Although some study results suggest that black cohosh may help relieve menopausal symptoms, other study results do not. Studies of black cohosh have yielded conflicting data, in part because of lack of rigor in study design and short study duration (6 months or less). In addition, interpretation of these studies is complicated by the fact that different amounts of black cohosh from different sources were used in the various studies and their outcome measures were different. However, the most consistent results for relief of menopause symptoms were obtained in studies utilizing standardized black cohosh extract, in particular Remifemin®. To provide more definitive evidence on the effects of black cohosh on menopausal symptoms, additional studies are being conducted.

As with other herbal medicines believed to have potential estrogenic effects, there has been a concern about the safety of black cohosh in women with a personal history or strong family history of breast cancer. Although further research is needed, at least one tissue-culture study4 showed no stimulation of estrogen receptor positive breast cancer cell lines by black cohosh extract. This study found that black cohosh extract increased the inhibitory effect of tamoxifen (Nolvadex) on the breast cancer cell lines. In addition to tissue studies which have failed to document estrogen receptor stimulation, in 2004 a study of Remifemin®, which included women with a history of breast cancer (some of whom were taking tamoxifen), reported no significant adverse effects.5 Physicians should discuss the issue with their patients who are at risk for breast cancer and are considering taking black cohosh.

Interactions, adverse effects, and contraindications associated with black cohosh

With the exception of a possible interaction with tamoxifen, there are no known interactions between black cohosh extract and any medications.6 In clinical studies, 6 the only adverse effect reported with any significant frequency was mild gastrointestinal discomfort. In larger doses, black cohosh can cause dizziness, headaches, giddiness, nausea, and vomiting.7

Black cohosh is contraindicated during pregnancy because of its potential ability to stimulate uterine contraction.8 The safety of black cohosh in breastfeeding mothers and the degree of transmission of black cohosh in breast milk are unknown.

Black cohosh usually has not been used for long periods, and published studies have followed women for only 6 months or less. Recently, a large study that followed postmenopausal women taking combined estrogen and progestin for an average of 5.2 years showed a small but significant increase in the risk of certain diseases, demonstrating the importance of long-term studies in revealing risks that may not be apparent in shorter studies.9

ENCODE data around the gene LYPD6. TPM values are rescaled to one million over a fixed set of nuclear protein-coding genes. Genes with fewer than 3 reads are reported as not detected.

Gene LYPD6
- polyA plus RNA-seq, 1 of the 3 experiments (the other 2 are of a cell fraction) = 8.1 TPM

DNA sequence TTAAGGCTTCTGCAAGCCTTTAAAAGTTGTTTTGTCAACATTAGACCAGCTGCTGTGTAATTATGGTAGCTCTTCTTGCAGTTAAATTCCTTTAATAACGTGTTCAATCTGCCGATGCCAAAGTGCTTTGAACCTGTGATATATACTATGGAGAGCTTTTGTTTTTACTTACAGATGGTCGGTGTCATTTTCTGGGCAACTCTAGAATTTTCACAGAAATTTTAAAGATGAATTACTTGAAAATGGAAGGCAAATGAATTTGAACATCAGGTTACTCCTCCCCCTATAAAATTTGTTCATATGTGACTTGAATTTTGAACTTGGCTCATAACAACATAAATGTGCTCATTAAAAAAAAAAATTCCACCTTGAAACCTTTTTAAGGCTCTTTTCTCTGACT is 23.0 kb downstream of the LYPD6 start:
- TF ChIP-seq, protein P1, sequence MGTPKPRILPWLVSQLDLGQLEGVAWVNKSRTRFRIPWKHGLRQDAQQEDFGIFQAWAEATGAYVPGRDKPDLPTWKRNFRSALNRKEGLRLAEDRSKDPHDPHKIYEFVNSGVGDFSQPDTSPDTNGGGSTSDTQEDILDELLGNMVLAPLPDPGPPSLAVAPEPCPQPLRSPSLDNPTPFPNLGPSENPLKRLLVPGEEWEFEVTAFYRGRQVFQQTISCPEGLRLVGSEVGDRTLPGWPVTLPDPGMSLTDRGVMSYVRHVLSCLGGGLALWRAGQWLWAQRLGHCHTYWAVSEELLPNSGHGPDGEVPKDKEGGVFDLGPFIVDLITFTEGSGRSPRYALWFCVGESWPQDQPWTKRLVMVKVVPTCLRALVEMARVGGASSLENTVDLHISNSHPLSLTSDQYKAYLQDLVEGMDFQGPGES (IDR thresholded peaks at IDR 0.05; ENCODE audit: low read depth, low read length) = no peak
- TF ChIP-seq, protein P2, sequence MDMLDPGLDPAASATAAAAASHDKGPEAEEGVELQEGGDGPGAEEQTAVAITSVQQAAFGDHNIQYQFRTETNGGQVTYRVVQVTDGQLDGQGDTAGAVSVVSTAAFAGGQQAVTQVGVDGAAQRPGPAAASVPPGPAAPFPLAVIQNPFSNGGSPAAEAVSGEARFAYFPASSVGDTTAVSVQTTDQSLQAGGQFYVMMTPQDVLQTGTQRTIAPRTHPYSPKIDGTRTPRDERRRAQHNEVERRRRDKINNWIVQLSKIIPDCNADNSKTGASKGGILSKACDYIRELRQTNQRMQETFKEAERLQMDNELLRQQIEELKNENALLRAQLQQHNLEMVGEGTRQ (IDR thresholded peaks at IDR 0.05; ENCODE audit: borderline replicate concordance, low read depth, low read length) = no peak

We recommend that, as with any dietary supplement, if you are taking any prescription drug or any other over-the-counter product, please check with your doctor or pharmacist first before using black cohosh. Your doctor or pharmacist is the best person to advise you based on your medical history and present state of health.

Is black cohosh FDA approved?

In the United States, black cohosh is sold as a dietary supplement, and dietary supplements are regulated as foods, not drugs. Manufacturers do not have to provide the Food and Drug Administration (FDA) with evidence that dietary supplements are effective or safe before marketing. Because dietary supplements are not always tested for manufacturing consistency, the composition may vary considerably from lot to lot.


  1. Foster S. Black cohosh: Cimicifuga racemosa: a literature review. HerbalGram 1999;45:35-50
  2. ACOG Practice Bulletin. Clinical Management Guidelines for Obstetrician-Gynecologists. Use of botanicals for management of menopausal symptoms. Obstet Gynecol 2001; 97: suppl 1-11.
  3. Dog TL, Riley D, Carter T. An integrative approach to menopause. Altern Ther Health Med 2001; 7:45-55.
  4. McKenna DJ, Jones K, Humphrey S, Hughes K. Black cohosh: efficacy, safety, and use in clinical and preclinical applications. Altern Ther Health Med 2001; 7:93-100.
  5. Pockaj BA, Loprinzi CL, Sloan JA, et al. Pilot evaluation of black cohosh for the treatment of hot flashes in women. Cancer Invest. 2004; 22(4):515-21.
  6. Blumenthal M. German Federal Institute for Drugs and Medical Devices. Commission E. The Complete German Commission E monographs: therapeutic guide to herbal medicines. Austin, Tex.: American Botanical Council, 1998.
  7. Duke JA. CRC handbook of medicinal herbs. Boca Raton, Fla.: CRC Press, 1985
  8. Brinker FJ. Herb contraindications and drug interactions: with extensive appendices addressing specific conditions, herb effects, critical medications, and nutritional supplements. 2d ed. Sandy, Ore.: Eclectic Medical, 1998.
  9. Einer-Jensen N, Zhao J, Anderson KP, Kristoffersen K: Cimicifuga and Melbrosia lack oestrogenic effects in mice and rats. Maturitas 25: 149-153, 1996. [PubMed abstract]
Last Updated on Friday, 28 October 2011 15:18